• If you are not already a member, join LinkedIn, which is an amazingly powerful networking tool. Invite people to connect with you on LinkedIn, but only if you feel it would result in a mutually-beneficial relationship.  Only invite those people that you know, and always include a personalized note in the LinkedIn invitation, which makes it more likely that they will accept the invitation.
  • Review your LinkedIn connections and ask them to make introductions to certain of their connections. Avoid cold and routine introductions such as hello “Hello Mary, I’m a friend of John”, and instead utilize a far more effective means of introduction, as described below:

Pick 10 of your connection’s LinkedIn connections that make sense to your networking/job search and tell your contact that these are the people you would like to be introduced if they know them well enough.  More than likely, your contact will let tell you how many of them they know well enough to make an introduction and let you know whom.

At this point, draft an email to your LinkedIn contact expressing an interest in an introduction to the contact, as well as including the link to the job position in which you have an interest (if you found it), as well as your resume as an attachment.  That way your contact can forward your email and corresponding information to the person with you on copy with a message such as the following:

“Hi John, it has been a which since I have been in touch.  I hope you are well.  Please see below and the attached.  As you can see, Mary has a keen interest in working at {Name of employer}.  She is a true {job title} specialist, a great person, and I believe would be a great contributor to your organization.  I would really appreciate if you could give her materials some special attention.”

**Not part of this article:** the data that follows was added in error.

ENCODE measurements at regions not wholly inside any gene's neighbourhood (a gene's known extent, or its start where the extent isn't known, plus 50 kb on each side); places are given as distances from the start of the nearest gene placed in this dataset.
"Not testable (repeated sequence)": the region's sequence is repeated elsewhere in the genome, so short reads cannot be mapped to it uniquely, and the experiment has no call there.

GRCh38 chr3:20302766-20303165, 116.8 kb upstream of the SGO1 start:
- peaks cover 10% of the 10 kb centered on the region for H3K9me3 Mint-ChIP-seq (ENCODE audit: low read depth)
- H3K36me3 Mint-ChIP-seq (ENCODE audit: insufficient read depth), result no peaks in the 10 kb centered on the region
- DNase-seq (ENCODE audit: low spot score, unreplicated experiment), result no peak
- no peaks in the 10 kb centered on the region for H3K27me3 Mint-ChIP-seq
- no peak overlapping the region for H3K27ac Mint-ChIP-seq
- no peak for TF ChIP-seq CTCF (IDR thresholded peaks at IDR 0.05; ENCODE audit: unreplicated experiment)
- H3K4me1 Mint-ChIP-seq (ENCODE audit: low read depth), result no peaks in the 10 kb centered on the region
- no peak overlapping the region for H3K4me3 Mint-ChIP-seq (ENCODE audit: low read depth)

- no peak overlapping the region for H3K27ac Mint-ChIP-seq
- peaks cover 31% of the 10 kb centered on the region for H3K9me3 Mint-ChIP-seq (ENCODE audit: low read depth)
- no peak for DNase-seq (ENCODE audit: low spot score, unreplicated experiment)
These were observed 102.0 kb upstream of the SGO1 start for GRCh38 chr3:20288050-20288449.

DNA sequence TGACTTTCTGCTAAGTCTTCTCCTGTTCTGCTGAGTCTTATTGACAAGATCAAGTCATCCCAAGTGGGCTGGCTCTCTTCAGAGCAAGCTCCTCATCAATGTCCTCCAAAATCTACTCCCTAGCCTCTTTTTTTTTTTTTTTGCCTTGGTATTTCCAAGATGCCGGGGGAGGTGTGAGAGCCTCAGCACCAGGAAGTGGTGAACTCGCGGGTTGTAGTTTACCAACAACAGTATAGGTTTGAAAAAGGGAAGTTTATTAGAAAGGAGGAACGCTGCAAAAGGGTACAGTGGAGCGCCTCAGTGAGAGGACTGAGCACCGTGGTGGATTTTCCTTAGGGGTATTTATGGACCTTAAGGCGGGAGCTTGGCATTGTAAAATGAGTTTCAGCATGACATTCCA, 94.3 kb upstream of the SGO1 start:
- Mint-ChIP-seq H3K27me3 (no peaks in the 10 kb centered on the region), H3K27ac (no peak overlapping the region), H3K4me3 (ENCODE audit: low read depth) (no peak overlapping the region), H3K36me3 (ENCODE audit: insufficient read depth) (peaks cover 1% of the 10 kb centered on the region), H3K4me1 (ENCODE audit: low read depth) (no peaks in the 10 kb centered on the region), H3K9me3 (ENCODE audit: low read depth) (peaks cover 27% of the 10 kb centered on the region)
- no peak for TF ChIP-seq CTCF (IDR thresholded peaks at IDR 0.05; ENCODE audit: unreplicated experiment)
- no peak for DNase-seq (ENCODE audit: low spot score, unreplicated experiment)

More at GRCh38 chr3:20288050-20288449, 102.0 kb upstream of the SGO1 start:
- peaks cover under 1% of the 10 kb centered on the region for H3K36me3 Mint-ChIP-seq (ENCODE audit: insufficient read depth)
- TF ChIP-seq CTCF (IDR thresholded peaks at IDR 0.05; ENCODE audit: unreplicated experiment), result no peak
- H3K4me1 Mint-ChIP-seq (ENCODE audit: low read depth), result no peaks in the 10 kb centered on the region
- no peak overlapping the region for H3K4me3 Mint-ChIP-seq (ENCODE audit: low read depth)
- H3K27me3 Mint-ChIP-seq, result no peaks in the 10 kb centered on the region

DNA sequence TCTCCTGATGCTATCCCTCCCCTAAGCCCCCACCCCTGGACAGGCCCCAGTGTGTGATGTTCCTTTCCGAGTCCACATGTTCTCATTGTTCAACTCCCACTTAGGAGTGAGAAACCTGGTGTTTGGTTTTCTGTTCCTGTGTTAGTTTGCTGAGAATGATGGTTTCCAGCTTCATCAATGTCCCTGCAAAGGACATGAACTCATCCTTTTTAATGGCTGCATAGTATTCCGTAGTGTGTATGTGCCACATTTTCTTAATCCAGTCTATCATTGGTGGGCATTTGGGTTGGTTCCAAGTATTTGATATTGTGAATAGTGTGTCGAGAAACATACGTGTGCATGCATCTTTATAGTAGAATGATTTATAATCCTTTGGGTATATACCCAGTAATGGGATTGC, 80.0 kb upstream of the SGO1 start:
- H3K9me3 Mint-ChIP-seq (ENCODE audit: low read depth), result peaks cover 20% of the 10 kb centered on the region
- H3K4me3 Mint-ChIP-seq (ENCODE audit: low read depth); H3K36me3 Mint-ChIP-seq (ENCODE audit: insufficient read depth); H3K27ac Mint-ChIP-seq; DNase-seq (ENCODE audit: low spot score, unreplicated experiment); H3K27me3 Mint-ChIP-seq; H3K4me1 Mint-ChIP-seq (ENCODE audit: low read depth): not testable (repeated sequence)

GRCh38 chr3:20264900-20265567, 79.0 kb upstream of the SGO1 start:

This type of introduction is far better than the aforementioned “cold” one, primarily because it makes “Mary” (you) look eager, interested, and proactive.

  1. If you don’t succeed in getting the interview, don’t worry about it or take it personally.

Simply put, this is terrible advice.  While experiencing rejection can hurt, it is certainly far more important to learn from it.  The point is that we should not take rejection too seriously, but only seriously enough to gain from it.  For example, if you do not get the chance at an interview or do not get the job offer, ask for feedback.  You might find out something is amiss with your resume or the way you are presenting yourself in the job interview.  If you do not ask, you will never know.

  1. Focus on the standard interview questions and suggested answers.

Boring, boring, boring.  “Standard” or “normal’ will not get you the job.  Instead, think carefully on how you can make yourself stand out.  Some suggested related best practices include:

  • Practicing and role-playing interview techniques with people that will give you honest and valuable advice.
  • Searching for and finding the more unique and challenging interview questions such that you are not surprised when you field them during an interview. Here are several links to some of the more interesting and challenging job interview questions: